Category: Stones: PCNL

VS2-6 - Ambulatory Tubeless Mini-PCNL using Moses technology and Dusting Technique

Fri, Sep 21
10:00 AM - 12:00 PM

Introduction & Objective :

Mini-PCNL offers smaller tract dilatation which can be attractive when considering ambulatory stone surgery in select patients. Due to the miniaturization of equipment, the holmium laser serves as an ideal energy source for fragmentation. The Moses technology is a new pulse modulation method that can reduce stone retropulsion, which may have advantages when used during mini-PCNL. We present a case that evaluates the role of this new technology for mini-PCNL.

Methods :

A 63 year old patient with a 1.5 cm right lower pole stone (1300 Hounsfield Unit) underwent mini-PCNL using a 120W holmium laser (MosesP120, Lumenis). Moses has two modes - “Contact” and “Distance” - optimized for operation at 0-1 mm, and 2-3 mm from the stone surface, respectively. Percutaneous access was obtained into the lower pole. Using the medium size (17.5F) mini-PCNL set (Karl Storz), the stone was fragmented using dusting settings with a 230 um Moses ball-tip fiber (0.3J x 20-30Hz; Moses Contact and Distance modes).

Results :

The video demonstrates the capabilities of treating a lower pole stone with a dusting technique using the Moses mode. Dusting, to decrease the stone size so that it can fit within the sheath, in combination with fragment expulsion with the Venturi effect, as well as extraction with graspers/baskets resulted in complete stone removal. Following placement of an antegrade stent (tubeless technique) and sealing of the tract with FloSeal, the patient was discharged from the recovery unit. Ambulatory mini-PCNL was feasible with no adverse events. The ureteral stent was removed after 7 days, and follow-up KUB at 2 weeks showed zero fragments.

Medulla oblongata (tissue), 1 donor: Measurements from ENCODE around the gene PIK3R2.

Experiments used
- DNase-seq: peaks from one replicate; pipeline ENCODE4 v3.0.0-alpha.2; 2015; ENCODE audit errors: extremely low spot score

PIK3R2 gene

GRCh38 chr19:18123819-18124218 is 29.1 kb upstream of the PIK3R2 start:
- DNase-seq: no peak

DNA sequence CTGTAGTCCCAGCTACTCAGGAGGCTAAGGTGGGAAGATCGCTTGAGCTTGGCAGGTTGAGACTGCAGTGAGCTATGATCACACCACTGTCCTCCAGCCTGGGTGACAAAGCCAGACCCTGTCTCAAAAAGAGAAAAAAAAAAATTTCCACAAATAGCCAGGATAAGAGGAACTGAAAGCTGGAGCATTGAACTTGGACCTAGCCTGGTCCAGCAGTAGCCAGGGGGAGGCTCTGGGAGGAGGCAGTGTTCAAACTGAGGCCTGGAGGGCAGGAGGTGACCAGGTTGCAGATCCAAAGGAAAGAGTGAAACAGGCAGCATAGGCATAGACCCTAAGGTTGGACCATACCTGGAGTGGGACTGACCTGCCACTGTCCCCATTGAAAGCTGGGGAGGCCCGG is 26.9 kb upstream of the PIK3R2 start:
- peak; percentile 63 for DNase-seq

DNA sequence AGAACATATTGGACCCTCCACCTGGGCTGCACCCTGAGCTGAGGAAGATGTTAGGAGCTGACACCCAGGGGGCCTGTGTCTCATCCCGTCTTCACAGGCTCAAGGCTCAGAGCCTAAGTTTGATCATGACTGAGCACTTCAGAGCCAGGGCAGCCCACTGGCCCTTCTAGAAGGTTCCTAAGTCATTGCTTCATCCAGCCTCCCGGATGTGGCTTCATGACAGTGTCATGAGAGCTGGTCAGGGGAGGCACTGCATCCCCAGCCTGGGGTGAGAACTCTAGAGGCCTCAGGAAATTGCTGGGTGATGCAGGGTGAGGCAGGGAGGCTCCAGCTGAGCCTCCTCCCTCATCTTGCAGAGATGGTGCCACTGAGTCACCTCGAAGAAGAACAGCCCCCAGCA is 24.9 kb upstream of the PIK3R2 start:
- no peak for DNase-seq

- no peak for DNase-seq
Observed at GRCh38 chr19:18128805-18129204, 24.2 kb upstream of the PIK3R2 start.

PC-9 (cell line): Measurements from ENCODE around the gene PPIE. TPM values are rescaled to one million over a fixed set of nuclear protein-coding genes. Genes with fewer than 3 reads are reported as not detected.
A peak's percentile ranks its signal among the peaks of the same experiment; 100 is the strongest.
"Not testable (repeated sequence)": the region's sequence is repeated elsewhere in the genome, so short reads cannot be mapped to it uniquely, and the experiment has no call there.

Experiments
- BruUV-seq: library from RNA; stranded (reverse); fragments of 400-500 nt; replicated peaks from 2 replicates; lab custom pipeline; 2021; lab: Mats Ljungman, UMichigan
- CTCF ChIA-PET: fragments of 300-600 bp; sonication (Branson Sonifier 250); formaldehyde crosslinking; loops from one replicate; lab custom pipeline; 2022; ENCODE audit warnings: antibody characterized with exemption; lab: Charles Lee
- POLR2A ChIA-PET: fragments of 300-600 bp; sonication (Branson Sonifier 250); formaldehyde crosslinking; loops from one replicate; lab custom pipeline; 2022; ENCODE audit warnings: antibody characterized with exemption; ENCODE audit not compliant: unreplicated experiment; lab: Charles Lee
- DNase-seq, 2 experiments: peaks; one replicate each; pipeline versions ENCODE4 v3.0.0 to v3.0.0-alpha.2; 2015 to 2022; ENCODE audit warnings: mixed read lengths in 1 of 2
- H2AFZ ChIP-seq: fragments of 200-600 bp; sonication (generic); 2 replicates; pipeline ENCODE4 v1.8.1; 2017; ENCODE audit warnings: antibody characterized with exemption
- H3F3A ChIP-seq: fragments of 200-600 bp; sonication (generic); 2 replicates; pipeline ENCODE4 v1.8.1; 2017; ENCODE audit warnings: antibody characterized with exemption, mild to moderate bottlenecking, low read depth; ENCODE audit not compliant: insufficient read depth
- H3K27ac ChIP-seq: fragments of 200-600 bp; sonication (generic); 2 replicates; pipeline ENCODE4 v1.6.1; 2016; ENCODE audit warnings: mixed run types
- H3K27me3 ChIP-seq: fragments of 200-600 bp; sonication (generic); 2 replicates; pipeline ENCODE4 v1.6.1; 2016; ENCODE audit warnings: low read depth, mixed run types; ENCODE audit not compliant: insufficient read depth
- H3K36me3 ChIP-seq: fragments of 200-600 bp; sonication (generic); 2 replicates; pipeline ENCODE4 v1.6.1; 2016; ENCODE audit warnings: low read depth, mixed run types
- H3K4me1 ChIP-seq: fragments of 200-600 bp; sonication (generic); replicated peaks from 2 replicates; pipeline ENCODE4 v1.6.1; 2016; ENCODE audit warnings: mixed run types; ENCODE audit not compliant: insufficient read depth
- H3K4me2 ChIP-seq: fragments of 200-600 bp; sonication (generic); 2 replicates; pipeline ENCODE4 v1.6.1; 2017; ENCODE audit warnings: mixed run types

Conclusions :

In our early experience, the Moses technology with mini-PCNL allows a combination of dusting and stone extraction. For lower pole stones it can be performed in an ambulatory setting, and is an attractive alternative to ureteroscopy or shockwave lithotripsy with the potential for complete stone clearance.

Khurshid R. Ghani

Associate Professor of Urology
University of Michigan
Ann Arbor, Michigan

Khurshid Ghani is an Associate Professor of Urology at the University of Michigan. His research interests include novel techniques of endoscopic and robotic surgery for renal stone disease, health services research and surgical quality improvement. In particular Dr Ghani has been focused on advancing a Dusting technique for endoscopic stone surgery and has extramural funding to study optimal laser settings for holmium laser lithotripsy. He is the Course Director of the Developments in Ureteroscopic Stone Treatment (D.U.S.T.) symposium. In addition, Dr Ghani serves as Co-Director of the Michigan Urological Surgery Improvement Collaborative, which is a consortium of 44 urology practices aiming to improve the quality of urological care in the state of Michigan.

Ali H. Aldoukhi

Research fellow
University of Michigan
Ann Arbor, Michigan

I'm a research fellow in the Urology department at the University of Michigan. In our lab we study factors affecting stone fragmentation during holmium laser lithtotripsy.

James Shields

Assistant Professor
University of Michigan
Ann Arbor, Michigan